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CD Reviews: Review of Killer Queen: A Tribute to Queen by Various Artists
Medsker Home / CD Reviews Home / Entertainment Channel / Bullz-Eye Home

Click here to buy yourself a copy from Amazon.com Killer Queen: A Tribute to Queen: Various Artists (Hollywood 2005)

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Ah, the tribute album. Treacherous ground, these things, since anyone who truly loves the band being honored will likely turn their nose up at any attempts to duplicate or re-imagine their favorite songs. This goes double when assembling a tribute to Queen, one of the most versatile and unique bands of all time. Simply put, it’s a far more daunting project than, say, that ill-conceived Fleetwood Mac tribute album from a years ago. Are the bands that are paying tribute better off creating note-for-note remakes, or taking the song in an entirely different direction?

Neither answer is 100% correct, but sadly, the former answer is more accurate, which somewhat undermines the purpose of a tribute album to begin with. Killer Queen: A Tribute to Queen assembles artists from all over the pop music spectrum (smart), but most of them wind up showing the world why no one talks about them in the same breath as Queen. There are some notable performances here, though, and they’re from the artists you’d least suspect.

Their choice of opening track is a curious one, to say the least. Gavin DeGraw takes “We Are the Champions” and turns it into a bluesy confessional. Drawn out and rough around the edges, you can smell the whiskey and cigarettes just listening to it, and while it’s a little jarring, it works, in its own strange way. What doesn’t work is Joss Stone’s take on “Under Pressure,” also given a blues treatment that the song fights against viciously. Sum 41 does their best with “Killer Queen,” a near impossible song to cover in the first place, but they just don’t have the chops to do it justice. And then there’s Josh Kelly’s version of “Crazy Little Thing Called Love,” which is stripped of its Elvis rockabilly beat and remodeled as an early ‘80s pop rock song. Think Paul Davis’ “’65 Love Affair,” and you’re uncomfortably close.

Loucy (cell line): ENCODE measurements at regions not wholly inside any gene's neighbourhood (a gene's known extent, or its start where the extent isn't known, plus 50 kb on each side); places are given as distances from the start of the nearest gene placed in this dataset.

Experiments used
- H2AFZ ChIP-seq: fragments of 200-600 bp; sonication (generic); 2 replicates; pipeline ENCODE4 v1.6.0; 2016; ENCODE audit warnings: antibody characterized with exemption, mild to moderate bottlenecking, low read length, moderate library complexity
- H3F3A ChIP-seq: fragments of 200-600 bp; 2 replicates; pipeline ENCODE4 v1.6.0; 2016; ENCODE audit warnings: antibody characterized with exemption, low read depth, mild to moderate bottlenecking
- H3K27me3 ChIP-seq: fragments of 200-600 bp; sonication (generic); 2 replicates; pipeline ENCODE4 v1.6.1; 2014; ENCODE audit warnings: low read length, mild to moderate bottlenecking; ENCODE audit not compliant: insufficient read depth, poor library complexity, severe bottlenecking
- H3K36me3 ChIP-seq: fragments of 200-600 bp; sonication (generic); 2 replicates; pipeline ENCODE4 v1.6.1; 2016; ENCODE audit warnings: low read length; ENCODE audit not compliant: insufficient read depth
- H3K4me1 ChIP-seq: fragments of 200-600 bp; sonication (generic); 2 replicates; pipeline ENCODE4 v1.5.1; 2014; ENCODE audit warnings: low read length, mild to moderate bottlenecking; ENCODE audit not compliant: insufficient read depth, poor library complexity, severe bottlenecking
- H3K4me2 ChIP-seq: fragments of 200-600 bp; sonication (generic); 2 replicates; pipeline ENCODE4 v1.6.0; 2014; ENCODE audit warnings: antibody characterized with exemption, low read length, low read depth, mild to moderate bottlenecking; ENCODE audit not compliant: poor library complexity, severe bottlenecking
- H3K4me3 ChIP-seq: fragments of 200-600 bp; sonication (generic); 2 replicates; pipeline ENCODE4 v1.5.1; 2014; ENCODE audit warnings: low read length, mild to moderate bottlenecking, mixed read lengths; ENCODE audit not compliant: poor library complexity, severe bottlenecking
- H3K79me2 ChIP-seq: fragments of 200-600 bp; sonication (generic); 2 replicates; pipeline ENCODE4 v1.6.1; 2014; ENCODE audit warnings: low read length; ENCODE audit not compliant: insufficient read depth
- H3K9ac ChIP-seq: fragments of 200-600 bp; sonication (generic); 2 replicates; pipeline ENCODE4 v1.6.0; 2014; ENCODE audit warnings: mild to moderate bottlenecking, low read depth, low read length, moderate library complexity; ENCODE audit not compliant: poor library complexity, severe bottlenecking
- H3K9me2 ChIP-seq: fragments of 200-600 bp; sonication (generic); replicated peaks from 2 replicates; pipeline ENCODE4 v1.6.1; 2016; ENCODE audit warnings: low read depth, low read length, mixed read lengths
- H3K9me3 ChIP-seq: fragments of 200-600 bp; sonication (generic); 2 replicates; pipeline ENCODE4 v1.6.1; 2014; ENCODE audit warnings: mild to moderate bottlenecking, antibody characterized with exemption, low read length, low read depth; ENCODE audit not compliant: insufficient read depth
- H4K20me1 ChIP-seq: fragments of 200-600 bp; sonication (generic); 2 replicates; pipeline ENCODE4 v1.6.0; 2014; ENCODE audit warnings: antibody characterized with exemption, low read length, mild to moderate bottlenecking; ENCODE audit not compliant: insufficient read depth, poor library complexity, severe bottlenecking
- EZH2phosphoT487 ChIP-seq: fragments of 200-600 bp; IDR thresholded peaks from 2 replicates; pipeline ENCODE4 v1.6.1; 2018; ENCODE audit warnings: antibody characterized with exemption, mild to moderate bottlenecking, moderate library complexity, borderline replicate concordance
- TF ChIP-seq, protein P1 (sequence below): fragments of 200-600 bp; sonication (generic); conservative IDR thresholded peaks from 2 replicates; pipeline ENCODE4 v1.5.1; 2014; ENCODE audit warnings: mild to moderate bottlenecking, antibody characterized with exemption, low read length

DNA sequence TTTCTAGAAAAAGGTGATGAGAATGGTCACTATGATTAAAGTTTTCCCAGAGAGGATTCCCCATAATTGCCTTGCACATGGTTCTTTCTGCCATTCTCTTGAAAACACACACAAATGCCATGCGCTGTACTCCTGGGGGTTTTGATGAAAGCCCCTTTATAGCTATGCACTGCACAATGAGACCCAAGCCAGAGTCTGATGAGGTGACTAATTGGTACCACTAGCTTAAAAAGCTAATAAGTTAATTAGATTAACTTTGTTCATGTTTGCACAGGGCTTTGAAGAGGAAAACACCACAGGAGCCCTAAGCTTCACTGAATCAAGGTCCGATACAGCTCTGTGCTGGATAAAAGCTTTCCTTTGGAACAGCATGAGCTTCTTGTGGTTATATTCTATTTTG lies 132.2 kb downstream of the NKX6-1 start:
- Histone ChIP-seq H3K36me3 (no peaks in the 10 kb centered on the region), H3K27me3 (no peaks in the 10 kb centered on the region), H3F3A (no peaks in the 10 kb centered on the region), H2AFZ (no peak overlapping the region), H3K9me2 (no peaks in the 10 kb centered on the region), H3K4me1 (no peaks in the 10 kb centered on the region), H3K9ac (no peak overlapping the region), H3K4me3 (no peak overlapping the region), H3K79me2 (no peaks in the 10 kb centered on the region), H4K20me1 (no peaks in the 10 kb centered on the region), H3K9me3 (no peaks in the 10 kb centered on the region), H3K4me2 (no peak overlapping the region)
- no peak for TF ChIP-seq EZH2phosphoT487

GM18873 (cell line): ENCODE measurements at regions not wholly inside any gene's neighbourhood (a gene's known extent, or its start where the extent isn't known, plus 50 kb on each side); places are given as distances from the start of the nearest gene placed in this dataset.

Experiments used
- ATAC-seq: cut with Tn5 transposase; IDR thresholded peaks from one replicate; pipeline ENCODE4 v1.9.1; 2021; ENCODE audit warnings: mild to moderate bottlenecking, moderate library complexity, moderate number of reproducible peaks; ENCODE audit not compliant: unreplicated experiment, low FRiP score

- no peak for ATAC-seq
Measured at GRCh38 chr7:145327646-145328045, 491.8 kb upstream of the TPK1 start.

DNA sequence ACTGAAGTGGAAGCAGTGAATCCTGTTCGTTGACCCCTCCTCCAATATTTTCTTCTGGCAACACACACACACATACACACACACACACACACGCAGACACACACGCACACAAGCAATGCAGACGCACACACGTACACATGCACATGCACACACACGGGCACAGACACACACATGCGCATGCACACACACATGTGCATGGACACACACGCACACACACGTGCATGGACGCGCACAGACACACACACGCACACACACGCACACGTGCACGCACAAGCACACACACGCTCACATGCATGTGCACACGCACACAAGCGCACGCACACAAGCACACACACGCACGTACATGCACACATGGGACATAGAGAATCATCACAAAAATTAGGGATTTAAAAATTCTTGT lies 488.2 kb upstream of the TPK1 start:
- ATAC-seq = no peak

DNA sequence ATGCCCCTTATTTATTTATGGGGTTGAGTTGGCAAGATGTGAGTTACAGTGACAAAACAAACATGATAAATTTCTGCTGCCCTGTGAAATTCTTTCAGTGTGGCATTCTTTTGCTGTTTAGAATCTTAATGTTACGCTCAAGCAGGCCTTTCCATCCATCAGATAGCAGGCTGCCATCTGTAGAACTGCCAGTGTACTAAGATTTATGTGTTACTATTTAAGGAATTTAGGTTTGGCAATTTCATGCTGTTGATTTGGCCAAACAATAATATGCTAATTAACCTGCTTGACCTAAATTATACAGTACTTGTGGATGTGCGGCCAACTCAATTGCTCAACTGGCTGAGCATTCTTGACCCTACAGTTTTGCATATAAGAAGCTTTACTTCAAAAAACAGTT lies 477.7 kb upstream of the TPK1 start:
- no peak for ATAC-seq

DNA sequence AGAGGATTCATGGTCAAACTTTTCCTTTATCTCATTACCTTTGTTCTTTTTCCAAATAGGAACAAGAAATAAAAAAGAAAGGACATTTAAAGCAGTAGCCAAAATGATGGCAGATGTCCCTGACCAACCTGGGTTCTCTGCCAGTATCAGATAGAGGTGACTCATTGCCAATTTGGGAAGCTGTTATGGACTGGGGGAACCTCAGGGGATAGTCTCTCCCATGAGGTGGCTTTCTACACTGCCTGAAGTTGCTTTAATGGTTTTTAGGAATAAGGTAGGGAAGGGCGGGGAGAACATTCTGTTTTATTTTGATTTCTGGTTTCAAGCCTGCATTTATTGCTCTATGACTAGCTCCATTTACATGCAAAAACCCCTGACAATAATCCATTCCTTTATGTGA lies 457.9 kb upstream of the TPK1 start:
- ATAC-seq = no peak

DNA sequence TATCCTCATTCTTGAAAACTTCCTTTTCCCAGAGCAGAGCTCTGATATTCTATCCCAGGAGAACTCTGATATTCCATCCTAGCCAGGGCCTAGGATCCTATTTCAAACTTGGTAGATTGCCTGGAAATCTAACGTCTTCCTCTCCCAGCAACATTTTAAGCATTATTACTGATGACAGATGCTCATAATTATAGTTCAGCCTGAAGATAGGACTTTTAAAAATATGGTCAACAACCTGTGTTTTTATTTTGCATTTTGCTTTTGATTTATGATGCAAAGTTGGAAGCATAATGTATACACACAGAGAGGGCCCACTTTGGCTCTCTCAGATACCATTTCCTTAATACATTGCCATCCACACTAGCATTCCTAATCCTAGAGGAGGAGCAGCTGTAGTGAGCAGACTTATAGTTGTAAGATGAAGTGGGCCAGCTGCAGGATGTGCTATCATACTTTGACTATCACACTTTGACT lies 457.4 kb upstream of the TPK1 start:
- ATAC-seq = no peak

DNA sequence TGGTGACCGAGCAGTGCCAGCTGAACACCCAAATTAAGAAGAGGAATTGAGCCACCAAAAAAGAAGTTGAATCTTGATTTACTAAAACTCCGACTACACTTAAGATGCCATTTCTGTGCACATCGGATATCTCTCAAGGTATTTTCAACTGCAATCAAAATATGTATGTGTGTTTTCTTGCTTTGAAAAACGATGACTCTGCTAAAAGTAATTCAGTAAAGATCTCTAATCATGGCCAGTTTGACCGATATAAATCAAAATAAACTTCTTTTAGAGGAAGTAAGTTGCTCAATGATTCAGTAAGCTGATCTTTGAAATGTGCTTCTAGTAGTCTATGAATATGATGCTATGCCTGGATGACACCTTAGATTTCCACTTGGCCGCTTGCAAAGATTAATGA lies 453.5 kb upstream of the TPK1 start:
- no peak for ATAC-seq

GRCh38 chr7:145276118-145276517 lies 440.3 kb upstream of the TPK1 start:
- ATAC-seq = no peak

Fortunately, there are some moments to behold. Ingram Hill knocks “’39” out of the park, nailing the harmonies, the guitar sounds (Brian May is a hard guy to replicate) and the spirit of the original. Likewise, Breaking Benjamin turns in a surprisingly effective emo slam version of “Who Wants To Live Forever,” while the all-female Antigone Rising seems tailor made to cover “Fat Bottom Girls,” and they don’t waste the opportunity. But Jason Mraz, Mr. Wordy Wordpecker himself, blows everyone out of the water with his dead perfect cover of “Good Old-Fashioned Lover Boy.” The vocals are uncanny, and Bill Bell’s guitar playing is spot on.

Does it seem like one massive Queen song is missing? Fear not, it’s actually on here twice. “Bohemian Rhapsody” gets two different makeovers, one from “American Idol” hopeful Constantine, backed by the cast of “We Will Rock You,” and an altogether different interpretation from the Flaming Lips. Constantine actually fares better than you would expect, but the cast of “We Will Rock You,” which sings this song for a living, fails him. Where Constantine is clearly going for it, knowing that an epic song needs an epic performance, the supporting cast is all technical precision and no soul. The Flaming Lips give it the old college try, but their version isn’t anywhere as weird as you would expect, to its detriment.

Killer Queen: A Tribute to Queen isn’t as good or as bad as it could have been. They were at least smart enough to bring a lot of different artists to the table, but as is the case with these albums, a band or two always slips through the back door that you tried your damnedest to keep from hearing about the party (take Eleven’s slacker version of speed metal forefather “Stone Cold Crazy,” please). Still, your friends are at the party too, so that makes it easier to ignore the undesirables and still have some fun.

~David Medsker




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